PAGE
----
A Familiar Voice
| A Familiar Voice
written by William Henry Davies
|Nature Poems (1908)||Link to further information|
Ah, what fond memories that voice doth bring!
Even to strangers sweet: no others sing
Their common speech, like men of Cambria's race;
How much more sweet to me then was that voice!
It filled me with sweet memories; as when
I heard one hum the March of Harlech Men,
Dying, five thousand miles from home! Now we
Lived in a city dark, where Poverty,
More hard than rocks, and crueller than foam,
Keeps many a great Ulysses far from home,
With neither kings nor gods to help him forth.
Tell me, sweet voice, what part of that dear earth
Thou callest thine? I asked, to please my whim:
His answer could not cool my pride in him.
For Wales is Wales; one patriotic flame
From North to South, from East to West the same;
There is no difference in our Cymric breed
Of Highlander and Lowlander; no creed
Can enter there to make their hearts divide;
Nay, Wales is Wales throughout, and of one pride.
So, in that city, by stone walls confined,
We of our native land spake with one mind.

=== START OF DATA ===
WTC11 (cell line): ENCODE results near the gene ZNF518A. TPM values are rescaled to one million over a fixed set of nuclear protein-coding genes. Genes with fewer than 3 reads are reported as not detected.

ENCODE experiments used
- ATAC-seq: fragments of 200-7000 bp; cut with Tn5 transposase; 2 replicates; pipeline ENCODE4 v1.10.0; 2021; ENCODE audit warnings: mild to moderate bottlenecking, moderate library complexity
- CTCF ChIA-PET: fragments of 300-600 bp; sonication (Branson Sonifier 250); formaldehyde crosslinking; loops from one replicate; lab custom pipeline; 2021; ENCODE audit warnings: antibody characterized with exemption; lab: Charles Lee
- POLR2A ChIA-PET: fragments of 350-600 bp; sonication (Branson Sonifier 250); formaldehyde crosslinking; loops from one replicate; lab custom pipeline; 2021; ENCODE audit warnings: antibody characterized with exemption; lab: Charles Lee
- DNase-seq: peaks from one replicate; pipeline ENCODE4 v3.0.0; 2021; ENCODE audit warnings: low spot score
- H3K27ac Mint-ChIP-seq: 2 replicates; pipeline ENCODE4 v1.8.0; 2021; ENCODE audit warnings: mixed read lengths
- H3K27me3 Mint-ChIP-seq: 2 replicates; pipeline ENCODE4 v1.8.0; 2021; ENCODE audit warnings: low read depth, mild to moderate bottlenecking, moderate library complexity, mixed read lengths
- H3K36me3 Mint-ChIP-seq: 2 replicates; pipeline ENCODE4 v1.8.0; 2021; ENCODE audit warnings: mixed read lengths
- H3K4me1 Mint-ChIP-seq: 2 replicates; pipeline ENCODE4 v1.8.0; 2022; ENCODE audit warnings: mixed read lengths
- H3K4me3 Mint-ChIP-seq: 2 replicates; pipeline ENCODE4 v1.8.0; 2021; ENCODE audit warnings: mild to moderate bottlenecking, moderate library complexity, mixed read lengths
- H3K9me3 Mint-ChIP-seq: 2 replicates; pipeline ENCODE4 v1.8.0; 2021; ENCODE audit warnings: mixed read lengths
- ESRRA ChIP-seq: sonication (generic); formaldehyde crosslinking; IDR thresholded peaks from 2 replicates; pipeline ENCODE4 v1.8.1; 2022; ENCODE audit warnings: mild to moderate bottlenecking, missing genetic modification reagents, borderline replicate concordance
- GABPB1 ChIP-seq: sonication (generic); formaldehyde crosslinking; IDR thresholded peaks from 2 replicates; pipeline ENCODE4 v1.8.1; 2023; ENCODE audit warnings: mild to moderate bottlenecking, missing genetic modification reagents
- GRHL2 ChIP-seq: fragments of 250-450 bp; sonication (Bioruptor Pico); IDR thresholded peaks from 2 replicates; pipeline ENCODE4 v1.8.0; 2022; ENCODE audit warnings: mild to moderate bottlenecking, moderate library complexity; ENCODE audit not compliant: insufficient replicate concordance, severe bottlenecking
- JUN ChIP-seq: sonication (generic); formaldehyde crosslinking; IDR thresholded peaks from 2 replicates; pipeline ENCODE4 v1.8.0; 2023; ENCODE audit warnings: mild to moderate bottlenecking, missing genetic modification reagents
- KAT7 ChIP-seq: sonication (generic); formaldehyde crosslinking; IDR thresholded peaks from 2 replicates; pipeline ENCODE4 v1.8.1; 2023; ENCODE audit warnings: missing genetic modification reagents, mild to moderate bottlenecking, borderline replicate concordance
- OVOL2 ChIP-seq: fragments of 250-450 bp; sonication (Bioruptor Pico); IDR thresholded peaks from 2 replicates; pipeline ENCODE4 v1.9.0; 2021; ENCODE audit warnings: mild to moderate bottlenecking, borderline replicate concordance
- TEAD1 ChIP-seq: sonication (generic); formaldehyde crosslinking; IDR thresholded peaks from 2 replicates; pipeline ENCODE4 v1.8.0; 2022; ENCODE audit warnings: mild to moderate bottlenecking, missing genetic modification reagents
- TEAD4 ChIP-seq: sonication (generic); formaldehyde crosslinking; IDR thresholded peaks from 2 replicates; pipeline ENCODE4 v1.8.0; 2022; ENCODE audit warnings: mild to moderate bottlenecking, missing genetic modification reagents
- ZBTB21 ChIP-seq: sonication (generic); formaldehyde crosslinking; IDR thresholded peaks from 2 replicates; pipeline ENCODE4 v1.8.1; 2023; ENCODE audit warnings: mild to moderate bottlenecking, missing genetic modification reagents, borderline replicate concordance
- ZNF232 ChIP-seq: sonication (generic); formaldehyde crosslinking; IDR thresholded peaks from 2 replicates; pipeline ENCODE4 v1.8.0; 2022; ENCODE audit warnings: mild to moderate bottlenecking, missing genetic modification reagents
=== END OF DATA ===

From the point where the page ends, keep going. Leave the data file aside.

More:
We could breathe in vast spaces there: the eye
Could lead proud Fancy in captivity
Mile after mile adown the valleys long,
The kindest hearts in all the world among.
One woman's tears could moisten all the land,
As in that very hour was known: band upon band
Of Cymry swarming from their collieries
To search the hills, in hours of sleep and ease,
For one lost child; a woman's grief could claim
The fiery hearts that tyrants ne'er could tame.
The noblest hearts on earth are in those hills,
For they make national their local ills;
Theirs are the hearts of oak, in truth they are,
So soft in peace, yet knotted hard in war;
Of such an oak as, smoothed down by Pain,
Shows flowers of Pity deep in its clear grain.
We did compare this City dame with neat
And simple Jenny Jones, with her charms sweet
As are shy berries under shady leaves,
Hiding from light to sweeten of themselves;
This City dame, with plumes and satin trail -
An empty craft that carries finer sail
Than one whose hull is full of pearls and gold;
For, save in song, our Jenny is not bold.
And so we talked till, with an oath, we swore
We would return and never wander more.
|This work is in the public domain in countries where the copyright term is the author's life plus 70 years or less.|